Duck, duck, goose

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An article appeared on the BBC site this week, titled ‘Not enough strenuous activity’ in school PE. On first glance, this line immediately made me groan inside as memories of my own horrible PE lessons came flooding back. But after giving it some more thought, I think there may simply need to be more of a compromise at play here.

As almost any kid growing up with (diagnosed or undiagnosed – the latter, in my case) dyspraxia will tell you, PE lessons are hell on earth. You can’t run, you have no co-ordination in team sports, you have no balance in gymnastics, you can’t throw or catch well, and are generally not very good at handling your own body – or so it feels. But even so, there is no doubting that a much larger proportion of children are growing up overweight, and something needs to be done. It may be that this something is simply better food education, but that’s a whole other topic.

So what’s the deal with PE lessons? As commenters on the article rightly point out, a lot of time in PE lessons is wasted with getting changed, sorting equipment, explaining the sport – time that I used to relish, as it meant less time failing in front of my class. When I think back, there are certain PE lessons that stick out in my mind – one in particular is a class in Year 6 (10 years old) when we had to do the high jump. At each attempt, I would run up to the bar and quite literally fall over it. Luckily during this year I had a lovely teacher, who knowing my bookworm tendencies, let me get changed and read in the corner in the gym. Obviously in some ways this will have made it worse, as it only separated me further from the other kids, but in others it helped as the embarrassment of not having to do it was preferable over the embarrassment of trying.

I also remember a PE lesson where an outside game was rained off, and we did circuit training in the gym instead. Finally I found something that felt more fun to me – short bursts of varied activities, where no one was either watching me fail, or expecting me to help them win. I’m not saying I was very good at the activities, but the change was a wonderful one. We never did circuits again after that, and instead went back to the lessons I hated the most – like gymnastics.

I believe if PE lessons could have more of this type of variation – individual sports and similar, it may be found that children are getting more enjoyment out of it, and therefore will put more effort in. There will always be children who thrive on competitive sports (and that’s great!), but these activities are much more accessible outside of school as well as during. A child who wants to become the next Messi would have no problem finding an after-school football club to join, while a child who is reclusive in sport at school would be much less likely to spend their free time in this way. Like some commenters on the BBC article, it’s only once I’ve been out of school that I’ve started showing an interest in fitness. I’m now a Bodybalance convert and try to go to the gym twice a week, which is something I never would have dreamed of previously.

If PE lessons were able to cater for different abilities too, in a similar way to English and Maths, that could also help less sporty kids find their way and see what activities suit them. Exercise is something we need to do to look after ourselves, and so it doesn’t make sense for it to come across as something almost exclusive, and off-putting for a lot of children.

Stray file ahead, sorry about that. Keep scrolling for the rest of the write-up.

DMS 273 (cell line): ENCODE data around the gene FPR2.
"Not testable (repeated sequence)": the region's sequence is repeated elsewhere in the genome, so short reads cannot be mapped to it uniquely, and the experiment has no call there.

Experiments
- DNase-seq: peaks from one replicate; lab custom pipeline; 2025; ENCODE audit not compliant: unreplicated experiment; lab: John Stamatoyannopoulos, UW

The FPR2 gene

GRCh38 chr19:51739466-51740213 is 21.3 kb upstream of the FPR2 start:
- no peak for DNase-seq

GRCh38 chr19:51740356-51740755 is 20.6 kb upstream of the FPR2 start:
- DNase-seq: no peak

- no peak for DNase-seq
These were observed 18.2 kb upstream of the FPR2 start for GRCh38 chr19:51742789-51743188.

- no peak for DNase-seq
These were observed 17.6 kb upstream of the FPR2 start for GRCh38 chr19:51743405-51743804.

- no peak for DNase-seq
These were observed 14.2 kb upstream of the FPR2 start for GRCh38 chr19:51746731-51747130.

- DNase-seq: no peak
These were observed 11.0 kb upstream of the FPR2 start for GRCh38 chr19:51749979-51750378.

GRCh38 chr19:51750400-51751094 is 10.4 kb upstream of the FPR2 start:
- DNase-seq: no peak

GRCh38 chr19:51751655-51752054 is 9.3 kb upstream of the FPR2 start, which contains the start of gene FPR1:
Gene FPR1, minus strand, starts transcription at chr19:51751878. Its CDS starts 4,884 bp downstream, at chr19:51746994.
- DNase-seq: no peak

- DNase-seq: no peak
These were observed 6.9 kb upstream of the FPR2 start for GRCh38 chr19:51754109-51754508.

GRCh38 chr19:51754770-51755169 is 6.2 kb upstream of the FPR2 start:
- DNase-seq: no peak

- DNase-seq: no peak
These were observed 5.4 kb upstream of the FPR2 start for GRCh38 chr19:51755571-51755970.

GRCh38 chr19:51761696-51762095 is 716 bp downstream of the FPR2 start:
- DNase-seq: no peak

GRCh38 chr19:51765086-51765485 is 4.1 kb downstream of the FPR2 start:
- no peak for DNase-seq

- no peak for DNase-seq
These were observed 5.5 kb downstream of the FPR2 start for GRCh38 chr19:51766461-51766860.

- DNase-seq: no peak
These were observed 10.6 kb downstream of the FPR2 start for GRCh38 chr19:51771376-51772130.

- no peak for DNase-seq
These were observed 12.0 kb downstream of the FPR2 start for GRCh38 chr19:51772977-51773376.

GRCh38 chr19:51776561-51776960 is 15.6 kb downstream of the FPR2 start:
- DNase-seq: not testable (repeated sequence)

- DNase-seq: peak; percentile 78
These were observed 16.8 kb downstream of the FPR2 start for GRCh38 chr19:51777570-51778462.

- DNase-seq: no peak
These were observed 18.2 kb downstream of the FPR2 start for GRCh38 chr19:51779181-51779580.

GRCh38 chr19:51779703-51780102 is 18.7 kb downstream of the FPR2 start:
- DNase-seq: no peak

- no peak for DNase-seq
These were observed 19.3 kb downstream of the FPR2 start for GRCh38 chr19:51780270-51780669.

So with this in mind, what inspires you to take part in sport/exercise? Are you a competitive person, or are you just trying to keep fit?

I’d be really interested to hear what forms of exercise other people with dyspraxia favour – maybe we can share ideas πŸ™‚
Do you know anyone with dyspraxia who has been inspired by the Olympics? If you do have a child or young sibling with dyspraxia and they show no interest in sport, don’t give up on them.

PS – For my blog title, I had to choose something else that makes me groan. Duck duck goose is THE worst game for dyspraxic kids! πŸ˜‰

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2 thoughts on “Duck, duck, goose

  1. My son Sergi had been undiagnosed until recently….your post made me smile because it could have been him…..he always takes his books to School for backup during PE and recess……He’s 11 and has been doing exercise at home since he was 8 in addition to his PT.
    This year i decided to let him decide if he wanted to do any after school sports, he choose not to…instead we workout in the morning before school to get him going….and he does 30 minutes of cardio (treadmill and elliptical) after school……usually our training in the morning is similar to the circuit training you describe…using a trampoline, stepper, jump rope, bosu balance ball, ladder for footwork, and various core exercises, 1 minute intervals….it’s your regular boot camp. It’s a big effort for him but his coordination,endurance and flexibility have improved so much that Physical therapy was removed from his IEP last year…….this was a child who couldn’t jump with two feet until he was 5…….My goal is to establish a good habit, dyspraxia or not…..and to build his self confidence…..thanks for the post.

    • Hi Wilma, thank you very much for your comment. I’m so glad to hear that Sergi was diagnosed at a young age, and it really sounds like you’re doing a lot to help him πŸ™‚
      I do think you’re right, you are able to establish habits when you’re dyspraxic – throughout my school life I was told I was bad at structuring my work, so I always took extra effort with this and have apparently compensated for it – so it is possible! And more importantly, you’re helping him grow up healthy πŸ™‚
      Good luck to you and Sergi – I hope it all keeps going well for you!

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